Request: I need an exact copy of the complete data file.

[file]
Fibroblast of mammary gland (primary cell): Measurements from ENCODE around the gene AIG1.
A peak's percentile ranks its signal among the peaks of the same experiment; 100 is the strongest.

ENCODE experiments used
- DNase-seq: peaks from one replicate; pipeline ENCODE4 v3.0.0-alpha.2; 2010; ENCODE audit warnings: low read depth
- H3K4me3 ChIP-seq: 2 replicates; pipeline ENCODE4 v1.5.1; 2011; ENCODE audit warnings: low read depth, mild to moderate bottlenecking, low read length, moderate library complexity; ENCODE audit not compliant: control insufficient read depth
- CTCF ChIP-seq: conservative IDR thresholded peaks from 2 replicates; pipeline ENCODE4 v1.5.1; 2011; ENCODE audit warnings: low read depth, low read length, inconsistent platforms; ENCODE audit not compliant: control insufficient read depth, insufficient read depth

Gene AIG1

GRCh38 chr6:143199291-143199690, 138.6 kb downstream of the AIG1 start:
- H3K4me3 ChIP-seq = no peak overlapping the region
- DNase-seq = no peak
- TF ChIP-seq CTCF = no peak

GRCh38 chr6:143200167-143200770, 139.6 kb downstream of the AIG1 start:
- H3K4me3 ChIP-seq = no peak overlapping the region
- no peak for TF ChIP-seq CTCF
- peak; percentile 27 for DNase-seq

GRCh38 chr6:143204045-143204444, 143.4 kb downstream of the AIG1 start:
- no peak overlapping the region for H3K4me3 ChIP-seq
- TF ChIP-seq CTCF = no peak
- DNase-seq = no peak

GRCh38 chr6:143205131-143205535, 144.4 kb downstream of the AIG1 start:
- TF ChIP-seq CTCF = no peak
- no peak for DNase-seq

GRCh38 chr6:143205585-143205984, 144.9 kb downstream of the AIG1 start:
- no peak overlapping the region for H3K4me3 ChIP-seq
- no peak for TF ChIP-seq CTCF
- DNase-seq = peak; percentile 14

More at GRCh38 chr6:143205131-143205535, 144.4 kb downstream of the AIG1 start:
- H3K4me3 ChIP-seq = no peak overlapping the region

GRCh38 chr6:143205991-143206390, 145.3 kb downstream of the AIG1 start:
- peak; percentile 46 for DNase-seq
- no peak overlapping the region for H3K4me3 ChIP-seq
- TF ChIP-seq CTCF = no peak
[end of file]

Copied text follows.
Fibroblast of mammary gland (primary cell): Measurements from ENCODE around the gene AIG1.
A peak's percentile ranks its signal among the peaks of the same experiment; 100 is the strongest.

ENCODE experiments used
- DNase-seq: peaks from one replicate; pipeline ENCODE4 v3.0.0-alpha.2; 2010; ENCODE audit warnings: low read depth
- H3K4me3 ChIP-seq: 2 replicates; pipeline ENCODE4 v1.5.1; 2011; ENCODE audit warnings: low read depth, mild to moderate bottlenecking, low read length, moderate library complexity; ENCODE audit not compliant: control insufficient read depth
- CTCF ChIP-seq: conservative IDR thresholded peaks from 2 replicates; pipeline ENCODE4 v1.5.1; 2011; ENCODE audit warnings: low read depth, low read length, inconsistent platforms; ENCODE audit not compliant: control insufficient read depth, insufficient read depth

Gene AIG1

GRCh38 chr6:143199291-143199690, 138.6 kb downstream of the AIG1 start:
- H3K4me3 ChIP-seq = no peak overlapping the region
- DNase-seq = no peak
- TF ChIP-seq CTCF = no peak

GRCh38 chr6:143200167-143200770, 139.6 kb downstream of the AIG1 start:
- H3K4me3 ChIP-seq = no peak overlapping the region
- no peak for TF ChIP-seq CTCF
- peak; percentile 27 for DNase-seq

GRCh38 chr6:143204045-143204444, 143.4 kb downstream of the AIG1 start:
- no peak overlapping the region for H3K4me3 ChIP-seq
- TF ChIP-seq CTCF = no peak
- DNase-seq = no peak

GRCh38 chr6:143205131-143205535, 144.4 kb downstream of the AIG1 start:
- TF ChIP-seq CTCF = no peak
- no peak for DNase-seq

GRCh38 chr6:143205585-143205984, 144.9 kb downstream of the AIG1 start:
- no peak overlapping the region for H3K4me3 ChIP-seq
- no peak for TF ChIP-seq CTCF
- DNase-seq = peak; percentile 14

More at GRCh38 chr6:143205131-143205535, 144.4 kb downstream of the AIG1 start:
- H3K4me3 ChIP-seq = no peak overlapping the region

GRCh38 chr6:143205991-143206390, 145.3 kb downstream of the AIG1 start:
- peak; percentile 46 for DNase-seq
- no peak overlapping the region for H3K4me3 ChIP-seq
- TF ChIP-seq CTCF = no peak